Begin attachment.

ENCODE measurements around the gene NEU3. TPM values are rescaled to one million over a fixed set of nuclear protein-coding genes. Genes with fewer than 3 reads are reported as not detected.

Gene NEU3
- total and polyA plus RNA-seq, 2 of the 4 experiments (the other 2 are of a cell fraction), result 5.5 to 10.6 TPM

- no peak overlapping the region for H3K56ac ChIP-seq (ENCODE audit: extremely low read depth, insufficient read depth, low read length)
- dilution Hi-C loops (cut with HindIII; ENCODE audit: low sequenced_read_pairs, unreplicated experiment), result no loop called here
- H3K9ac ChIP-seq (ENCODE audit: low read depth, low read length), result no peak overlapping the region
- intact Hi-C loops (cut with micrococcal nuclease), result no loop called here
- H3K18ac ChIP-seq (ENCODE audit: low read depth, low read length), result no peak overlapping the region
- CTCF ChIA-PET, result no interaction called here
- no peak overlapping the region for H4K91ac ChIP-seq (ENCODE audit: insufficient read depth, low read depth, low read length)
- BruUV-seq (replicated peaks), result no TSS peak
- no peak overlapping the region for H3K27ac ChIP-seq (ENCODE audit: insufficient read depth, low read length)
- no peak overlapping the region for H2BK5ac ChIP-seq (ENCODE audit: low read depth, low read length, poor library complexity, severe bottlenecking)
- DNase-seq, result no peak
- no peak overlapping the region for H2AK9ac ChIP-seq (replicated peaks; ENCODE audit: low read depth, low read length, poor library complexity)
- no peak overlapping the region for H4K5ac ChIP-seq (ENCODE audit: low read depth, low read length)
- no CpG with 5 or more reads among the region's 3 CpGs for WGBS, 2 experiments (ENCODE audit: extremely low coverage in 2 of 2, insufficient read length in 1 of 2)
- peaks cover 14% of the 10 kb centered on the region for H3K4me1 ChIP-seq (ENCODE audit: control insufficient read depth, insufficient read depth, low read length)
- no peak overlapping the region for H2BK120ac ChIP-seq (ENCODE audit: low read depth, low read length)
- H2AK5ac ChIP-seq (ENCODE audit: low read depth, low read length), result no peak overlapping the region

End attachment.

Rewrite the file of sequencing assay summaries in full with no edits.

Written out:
ENCODE measurements around the gene NEU3. TPM values are rescaled to one million over a fixed set of nuclear protein-coding genes. Genes with fewer than 3 reads are reported as not detected.

Gene NEU3
- total and polyA plus RNA-seq, 2 of the 4 experiments (the other 2 are of a cell fraction), result 5.5 to 10.6 TPM

- no peak overlapping the region for H3K56ac ChIP-seq (ENCODE audit: extremely low read depth, insufficient read depth, low read length)
- dilution Hi-C loops (cut with HindIII; ENCODE audit: low sequenced_read_pairs, unreplicated experiment), result no loop called here
- H3K9ac ChIP-seq (ENCODE audit: low read depth, low read length), result no peak overlapping the region
- intact Hi-C loops (cut with micrococcal nuclease), result no loop called here
- H3K18ac ChIP-seq (ENCODE audit: low read depth, low read length), result no peak overlapping the region
- CTCF ChIA-PET, result no interaction called here
- no peak overlapping the region for H4K91ac ChIP-seq (ENCODE audit: insufficient read depth, low read depth, low read length)
- BruUV-seq (replicated peaks), result no TSS peak
- no peak overlapping the region for H3K27ac ChIP-seq (ENCODE audit: insufficient read depth, low read length)
- no peak overlapping the region for H2BK5ac ChIP-seq (ENCODE audit: low read depth, low read length, poor library complexity, severe bottlenecking)
- DNase-seq, result no peak
- no peak overlapping the region for H2AK9ac ChIP-seq (replicated peaks; ENCODE audit: low read depth, low read length, poor library complexity)
- no peak overlapping the region for H4K5ac ChIP-seq (ENCODE audit: low read depth, low read length)
- no CpG with 5 or more reads among the region's 3 CpGs for WGBS, 2 experiments (ENCODE audit: extremely low coverage in 2 of 2, insufficient read length in 1 of 2)
- peaks cover 14% of the 10 kb centered on the region for H3K4me1 ChIP-seq (ENCODE audit: control insufficient read depth, insufficient read depth, low read length)
- no peak overlapping the region for H2BK120ac ChIP-seq (ENCODE audit: low read depth, low read length)
- H2AK5ac ChIP-seq (ENCODE audit: low read depth, low read length), result no peak overlapping the region